We should never lie to our kids, lying to our kids is a bad thing. But for many children (including mine), believing in Santa is a normal and a healthy part of growing up.
The notion of a man who flies around the world in a sled drawn by flying reindeer, entering our homes through our chimneys and delivering presents, all within the span of a single night, is highly improbable, to say the least. Yet the Santa Myth is a long-standing and powerful tradition for many families, and does indeed reinforce good values.
I don’t think it’s a bad thing for kids to believe in the myth of someone trying to make people happy if they’re behaving. Imagination is normal and helps develop creative minds in my opinion.
The Santa myth is grounded in truth — after all, St. Nicholas is a real person. He became famous for giving gifts and money to the poor, and it’s those values that are important to continue teaching our children. It’s a real story, it’s a real value and it’s something that inspires our children and us. That’s the spirit of Christmas…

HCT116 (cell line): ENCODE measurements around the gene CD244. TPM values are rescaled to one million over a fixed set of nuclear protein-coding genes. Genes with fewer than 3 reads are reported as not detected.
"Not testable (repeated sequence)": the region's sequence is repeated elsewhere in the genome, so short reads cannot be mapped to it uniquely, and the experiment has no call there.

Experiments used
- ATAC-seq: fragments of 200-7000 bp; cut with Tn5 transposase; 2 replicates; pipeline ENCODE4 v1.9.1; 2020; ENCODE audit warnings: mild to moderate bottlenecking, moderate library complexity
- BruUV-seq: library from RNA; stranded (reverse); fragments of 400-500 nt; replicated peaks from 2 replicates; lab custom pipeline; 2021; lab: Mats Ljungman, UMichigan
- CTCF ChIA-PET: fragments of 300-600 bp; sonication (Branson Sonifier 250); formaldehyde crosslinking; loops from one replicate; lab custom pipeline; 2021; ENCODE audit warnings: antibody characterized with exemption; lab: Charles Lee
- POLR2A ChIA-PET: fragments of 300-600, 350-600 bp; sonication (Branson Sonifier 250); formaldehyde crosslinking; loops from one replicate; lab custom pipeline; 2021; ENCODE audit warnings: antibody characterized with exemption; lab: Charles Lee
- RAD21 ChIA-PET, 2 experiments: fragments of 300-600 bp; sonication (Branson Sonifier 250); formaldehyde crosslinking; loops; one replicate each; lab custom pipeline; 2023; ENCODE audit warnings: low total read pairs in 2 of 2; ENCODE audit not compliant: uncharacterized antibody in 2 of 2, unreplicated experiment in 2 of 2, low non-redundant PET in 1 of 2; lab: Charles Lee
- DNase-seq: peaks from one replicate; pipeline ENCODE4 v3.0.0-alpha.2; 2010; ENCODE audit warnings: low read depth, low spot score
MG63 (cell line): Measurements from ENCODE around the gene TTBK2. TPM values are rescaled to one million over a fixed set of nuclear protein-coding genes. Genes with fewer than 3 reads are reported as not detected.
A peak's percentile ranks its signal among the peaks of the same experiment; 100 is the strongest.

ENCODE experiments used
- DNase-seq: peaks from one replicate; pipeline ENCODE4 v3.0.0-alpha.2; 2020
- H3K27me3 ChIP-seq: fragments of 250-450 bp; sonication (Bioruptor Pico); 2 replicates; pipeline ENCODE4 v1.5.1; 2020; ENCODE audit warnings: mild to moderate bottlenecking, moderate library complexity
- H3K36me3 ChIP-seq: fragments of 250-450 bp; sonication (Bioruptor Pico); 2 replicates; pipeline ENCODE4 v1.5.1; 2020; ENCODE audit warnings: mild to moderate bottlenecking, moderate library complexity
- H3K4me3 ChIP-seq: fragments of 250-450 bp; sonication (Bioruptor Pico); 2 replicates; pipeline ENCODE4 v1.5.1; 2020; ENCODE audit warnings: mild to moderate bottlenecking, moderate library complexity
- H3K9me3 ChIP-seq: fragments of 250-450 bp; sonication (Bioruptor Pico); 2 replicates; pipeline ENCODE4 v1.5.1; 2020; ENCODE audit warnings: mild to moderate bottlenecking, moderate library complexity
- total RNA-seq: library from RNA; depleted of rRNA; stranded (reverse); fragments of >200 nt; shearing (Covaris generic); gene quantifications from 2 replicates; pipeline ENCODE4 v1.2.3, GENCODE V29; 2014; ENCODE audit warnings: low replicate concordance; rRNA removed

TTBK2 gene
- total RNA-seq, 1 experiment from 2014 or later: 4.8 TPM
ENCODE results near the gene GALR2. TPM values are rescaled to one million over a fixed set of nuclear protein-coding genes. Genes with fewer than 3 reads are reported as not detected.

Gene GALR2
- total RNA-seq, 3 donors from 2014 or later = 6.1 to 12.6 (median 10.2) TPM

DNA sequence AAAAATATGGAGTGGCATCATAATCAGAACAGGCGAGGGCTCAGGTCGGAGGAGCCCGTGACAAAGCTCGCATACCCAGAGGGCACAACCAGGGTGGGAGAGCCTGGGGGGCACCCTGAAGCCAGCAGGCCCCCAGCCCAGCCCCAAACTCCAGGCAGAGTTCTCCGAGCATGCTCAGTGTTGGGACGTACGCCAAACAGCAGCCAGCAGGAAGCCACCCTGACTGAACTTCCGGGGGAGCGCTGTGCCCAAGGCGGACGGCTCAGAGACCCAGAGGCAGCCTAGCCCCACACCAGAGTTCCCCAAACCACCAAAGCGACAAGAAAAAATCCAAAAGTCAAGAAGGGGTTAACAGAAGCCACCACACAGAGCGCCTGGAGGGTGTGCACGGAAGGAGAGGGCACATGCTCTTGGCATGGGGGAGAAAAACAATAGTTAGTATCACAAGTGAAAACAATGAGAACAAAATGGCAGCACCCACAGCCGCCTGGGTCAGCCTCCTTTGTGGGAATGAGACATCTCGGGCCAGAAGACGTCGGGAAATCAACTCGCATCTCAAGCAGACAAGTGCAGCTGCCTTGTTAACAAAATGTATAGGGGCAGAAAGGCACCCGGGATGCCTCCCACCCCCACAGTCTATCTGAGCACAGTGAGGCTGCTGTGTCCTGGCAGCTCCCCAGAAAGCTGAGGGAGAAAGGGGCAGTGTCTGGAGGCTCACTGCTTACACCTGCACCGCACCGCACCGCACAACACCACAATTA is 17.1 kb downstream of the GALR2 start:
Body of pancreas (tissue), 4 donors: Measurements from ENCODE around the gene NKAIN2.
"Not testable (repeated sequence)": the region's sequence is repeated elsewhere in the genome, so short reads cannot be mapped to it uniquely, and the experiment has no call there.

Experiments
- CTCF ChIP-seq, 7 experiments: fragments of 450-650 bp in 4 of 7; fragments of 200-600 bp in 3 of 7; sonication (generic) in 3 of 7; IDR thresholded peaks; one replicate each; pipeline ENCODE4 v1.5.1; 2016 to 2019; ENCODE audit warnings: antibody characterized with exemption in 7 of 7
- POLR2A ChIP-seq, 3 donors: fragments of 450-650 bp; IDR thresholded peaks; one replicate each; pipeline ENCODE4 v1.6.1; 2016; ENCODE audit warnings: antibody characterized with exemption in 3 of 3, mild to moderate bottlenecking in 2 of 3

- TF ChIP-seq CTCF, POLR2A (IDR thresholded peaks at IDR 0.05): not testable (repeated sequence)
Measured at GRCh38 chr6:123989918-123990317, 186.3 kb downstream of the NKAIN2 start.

Santa Claus is just one mythical figure many kids believe in, along with the Tooth Fairy, the Easter Bunny and others. Our kids use their imaginations all the time, even if they know the characters they are creating are not real. When kids play cops and robbers, they know they aren’t really cops or robbers.
Christmas brings families together, and the Santa myth reinforces these bonds. Christmas also reinforces some positive habits, like writing letters to Santa. Lots of kids don’t like to write, but they’ll make the effort to write these letters won’t they?
But like many good things, the Santa story eventually comes to an end. Kids stop believing in Santa at different ages. Usually, a friend at school will break the news. I still hold on as long as I could with my daughter, even though I know that she is beginning to question it now. The Elf on the shelf has helped a bit, but even that will not last much longer.
She will soon try to figure it out for herself too, when she starts to notice that the story doesn’t quite add up. For example, she might stay up late trying to catch Santa delivering presents.
When children ask us whether Santa is real or not, we need to decide whether our child is ready to know the truth. I plan on telling my daughter the truth one day, but will always maintain that the spirit of Christmas is very real. I will tell her the story of St. Nicholas and how he delivered presents on his white horse to children in need.
Santa may be a Christmas tradition. But, the spirit of giving to the poor, and the spirit of family and being together — that is universal.